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Hydrostatic pressure and temperature affect the tolerance of the free-living marine nematode Halomonhystera disjuncta to acute copper exposure

Hydrostatic pressure and temperature affect the tolerance of the free-living marine nematode Halomonhystera disjuncta to acute copper exposure
Hydrostatic pressure and temperature affect the tolerance of the free-living marine nematode Halomonhystera disjuncta to acute copper exposure
Potential deep-sea mineral extraction poses new challenges for ecotoxicological research since little is known about effects of abiotic conditions present in the deep sea on the toxicity of heavy metals. Due to the difficulty of collecting and maintaining deep-sea organisms alive, a first step would be to understand the effects of high hydrostatic pressure and low temperatures on heavy metal toxicity using shallow-water relatives of deep-sea species. Here, we present the results of acute copper toxicity tests on the free-living shallow-water marine nematode Halomonhystera disjuncta, which has close phylogenetic and ecological links to the bathyal species Halomonhystera hermesi. Copper toxicity was assessed using a semi-liquid gellan gum medium at two levels of hydrostatic pressure (0.1 MPa and 10 MPa) and temperature (10 °C and 20 °C) in a fully crossed design. Mortality of nematodes in each treatment was assessed at 4 time intervals (24 and 48 h for all experiments and additionally 72 and 96 h for experiments run at 10 °C). LC50 values ranged between 0.561 and 1.864 mg Cu2+ L−1 and showed a decreasing trend with incubation time. Exposure to high hydrostatic pressure significantly increased sensitivity of nematodes to copper, whereas lower temperature resulted in an apparently increased copper tolerance, possibly as a result of a slower metabolism under low temperatures. These results indicate that hydrostatic pressure and temperature significantly affect metal toxicity and therefore need to be considered in toxicity assessments for deep-sea species. Any application of pollution limits derived from studies of shallow-water species to the deep-sea mining context must be done cautiously, with consideration of the effects of both stressors.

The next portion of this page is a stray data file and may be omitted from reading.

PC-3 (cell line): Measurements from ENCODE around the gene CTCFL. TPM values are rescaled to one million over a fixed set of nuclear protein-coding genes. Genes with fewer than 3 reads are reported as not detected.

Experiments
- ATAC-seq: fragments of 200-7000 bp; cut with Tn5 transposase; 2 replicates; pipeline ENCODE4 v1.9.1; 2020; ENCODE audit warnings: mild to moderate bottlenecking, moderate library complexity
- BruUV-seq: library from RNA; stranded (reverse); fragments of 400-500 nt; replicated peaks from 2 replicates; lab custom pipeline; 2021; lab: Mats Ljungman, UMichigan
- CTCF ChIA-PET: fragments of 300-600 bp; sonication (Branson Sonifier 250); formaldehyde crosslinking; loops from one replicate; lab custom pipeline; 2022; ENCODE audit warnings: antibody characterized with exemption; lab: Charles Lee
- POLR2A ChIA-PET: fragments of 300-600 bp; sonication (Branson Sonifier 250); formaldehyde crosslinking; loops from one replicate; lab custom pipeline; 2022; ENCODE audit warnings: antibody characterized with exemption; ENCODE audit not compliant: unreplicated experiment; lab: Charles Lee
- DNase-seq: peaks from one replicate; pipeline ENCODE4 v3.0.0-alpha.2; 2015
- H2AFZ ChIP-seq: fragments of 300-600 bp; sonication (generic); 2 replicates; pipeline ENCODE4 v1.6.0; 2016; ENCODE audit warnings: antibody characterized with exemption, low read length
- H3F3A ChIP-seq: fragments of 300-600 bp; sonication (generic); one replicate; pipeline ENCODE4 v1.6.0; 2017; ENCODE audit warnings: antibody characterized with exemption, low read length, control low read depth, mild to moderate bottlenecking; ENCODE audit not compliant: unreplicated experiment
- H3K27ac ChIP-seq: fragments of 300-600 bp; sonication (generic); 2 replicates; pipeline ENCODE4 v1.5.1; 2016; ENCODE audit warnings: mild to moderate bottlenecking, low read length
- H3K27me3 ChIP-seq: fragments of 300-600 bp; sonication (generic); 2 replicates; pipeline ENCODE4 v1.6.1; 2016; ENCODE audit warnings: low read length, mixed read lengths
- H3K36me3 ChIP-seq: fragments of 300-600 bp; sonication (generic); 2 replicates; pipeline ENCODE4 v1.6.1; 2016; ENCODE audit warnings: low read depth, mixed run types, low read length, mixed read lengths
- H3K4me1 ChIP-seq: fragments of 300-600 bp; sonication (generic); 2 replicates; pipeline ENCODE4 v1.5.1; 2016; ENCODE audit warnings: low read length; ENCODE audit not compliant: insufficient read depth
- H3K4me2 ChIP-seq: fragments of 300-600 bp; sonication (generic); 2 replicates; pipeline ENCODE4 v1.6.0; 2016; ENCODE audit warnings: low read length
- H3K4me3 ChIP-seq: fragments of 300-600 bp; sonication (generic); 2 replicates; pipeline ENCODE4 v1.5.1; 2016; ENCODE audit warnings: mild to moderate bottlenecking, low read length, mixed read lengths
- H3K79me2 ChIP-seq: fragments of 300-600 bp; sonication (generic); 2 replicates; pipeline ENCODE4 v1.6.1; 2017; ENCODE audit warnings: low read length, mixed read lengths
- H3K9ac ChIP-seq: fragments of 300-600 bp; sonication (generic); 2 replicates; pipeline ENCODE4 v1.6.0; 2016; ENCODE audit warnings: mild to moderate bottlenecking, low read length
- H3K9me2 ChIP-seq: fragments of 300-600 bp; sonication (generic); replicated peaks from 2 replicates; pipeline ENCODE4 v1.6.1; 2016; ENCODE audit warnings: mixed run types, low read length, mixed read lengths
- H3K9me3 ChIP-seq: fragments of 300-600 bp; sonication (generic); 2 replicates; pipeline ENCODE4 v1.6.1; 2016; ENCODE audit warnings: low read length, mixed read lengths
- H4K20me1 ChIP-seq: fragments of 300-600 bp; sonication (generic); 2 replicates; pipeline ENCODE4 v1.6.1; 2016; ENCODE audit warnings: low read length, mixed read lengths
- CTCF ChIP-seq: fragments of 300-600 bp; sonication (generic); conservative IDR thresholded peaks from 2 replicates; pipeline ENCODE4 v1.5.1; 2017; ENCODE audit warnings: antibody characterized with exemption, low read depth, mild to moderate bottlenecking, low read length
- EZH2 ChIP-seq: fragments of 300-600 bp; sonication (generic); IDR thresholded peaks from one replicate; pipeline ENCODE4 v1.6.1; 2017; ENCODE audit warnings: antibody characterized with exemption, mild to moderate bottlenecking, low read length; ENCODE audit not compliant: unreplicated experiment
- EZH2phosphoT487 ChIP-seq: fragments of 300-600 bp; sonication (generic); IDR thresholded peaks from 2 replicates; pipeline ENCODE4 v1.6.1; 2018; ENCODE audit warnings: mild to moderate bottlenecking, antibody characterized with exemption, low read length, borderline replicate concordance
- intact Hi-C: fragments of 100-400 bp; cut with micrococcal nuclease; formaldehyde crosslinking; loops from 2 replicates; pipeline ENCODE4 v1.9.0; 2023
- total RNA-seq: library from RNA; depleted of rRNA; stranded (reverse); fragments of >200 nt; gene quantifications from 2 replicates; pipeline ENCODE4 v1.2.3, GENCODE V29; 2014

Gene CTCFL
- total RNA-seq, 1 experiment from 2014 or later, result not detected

0166-445X
178-183
Mevenkamp, Lisa
46c50979-4e34-4721-b9a6-b36a5bb77eb8
Brown, Alastair
909f34db-bc9c-403f-ba8f-31aee1c00161
Hauton, Chris
7706f6ba-4497-42b2-8c6d-00df81676331
Kordas, Anna
8d3778f1-2740-4e8f-8d44-8a25d1f4cf59
Thatje, Sven
f1011fe3-1048-40c0-97c1-e93b796e6533
Vanreusel, Ann
29065a5d-c818-44d7-a81a-dac4da45b09e
Mevenkamp, Lisa
46c50979-4e34-4721-b9a6-b36a5bb77eb8
Brown, Alastair
909f34db-bc9c-403f-ba8f-31aee1c00161
Hauton, Chris
7706f6ba-4497-42b2-8c6d-00df81676331
Kordas, Anna
8d3778f1-2740-4e8f-8d44-8a25d1f4cf59
Thatje, Sven
f1011fe3-1048-40c0-97c1-e93b796e6533
Vanreusel, Ann
29065a5d-c818-44d7-a81a-dac4da45b09e

Mevenkamp, Lisa, Brown, Alastair, Hauton, Chris, Kordas, Anna, Thatje, Sven and Vanreusel, Ann (2017) Hydrostatic pressure and temperature affect the tolerance of the free-living marine nematode Halomonhystera disjuncta to acute copper exposure. Aquatic Toxicology, 192, 178-183. (doi:10.1016/j.aquatox.2017.09.016).

Record type: Article

Abstract

Potential deep-sea mineral extraction poses new challenges for ecotoxicological research since little is known about effects of abiotic conditions present in the deep sea on the toxicity of heavy metals. Due to the difficulty of collecting and maintaining deep-sea organisms alive, a first step would be to understand the effects of high hydrostatic pressure and low temperatures on heavy metal toxicity using shallow-water relatives of deep-sea species. Here, we present the results of acute copper toxicity tests on the free-living shallow-water marine nematode Halomonhystera disjuncta, which has close phylogenetic and ecological links to the bathyal species Halomonhystera hermesi. Copper toxicity was assessed using a semi-liquid gellan gum medium at two levels of hydrostatic pressure (0.1 MPa and 10 MPa) and temperature (10 °C and 20 °C) in a fully crossed design. Mortality of nematodes in each treatment was assessed at 4 time intervals (24 and 48 h for all experiments and additionally 72 and 96 h for experiments run at 10 °C). LC50 values ranged between 0.561 and 1.864 mg Cu2+ L−1 and showed a decreasing trend with incubation time. Exposure to high hydrostatic pressure significantly increased sensitivity of nematodes to copper, whereas lower temperature resulted in an apparently increased copper tolerance, possibly as a result of a slower metabolism under low temperatures. These results indicate that hydrostatic pressure and temperature significantly affect metal toxicity and therefore need to be considered in toxicity assessments for deep-sea species. Any application of pollution limits derived from studies of shallow-water species to the deep-sea mining context must be done cautiously, with consideration of the effects of both stressors.

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Mevenkamp&al._Aqua_Toxicol_17_accepted - Accepted Manuscript
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Accepted/In Press date: 19 September 2017
e-pub ahead of print date: 20 September 2017
Published date: 1 November 2017

Identifiers

Local EPrints ID: 414745
URI: http://eprints.soton.ac.uk/id/eprint/414745
ISSN: 0166-445X
PURE UUID: 38def807-aa16-4476-a690-c54806ba4147
ORCID for Chris Hauton: ORCID iD orcid.org/0000-0002-2313-4226

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Date deposited: 10 Oct 2017 16:31
Last modified: 18 Feb 2021 16:46

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Contributors

Author: Lisa Mevenkamp
Author: Alastair Brown
Author: Chris Hauton ORCID iD
Author: Anna Kordas
Author: Sven Thatje
Author: Ann Vanreusel

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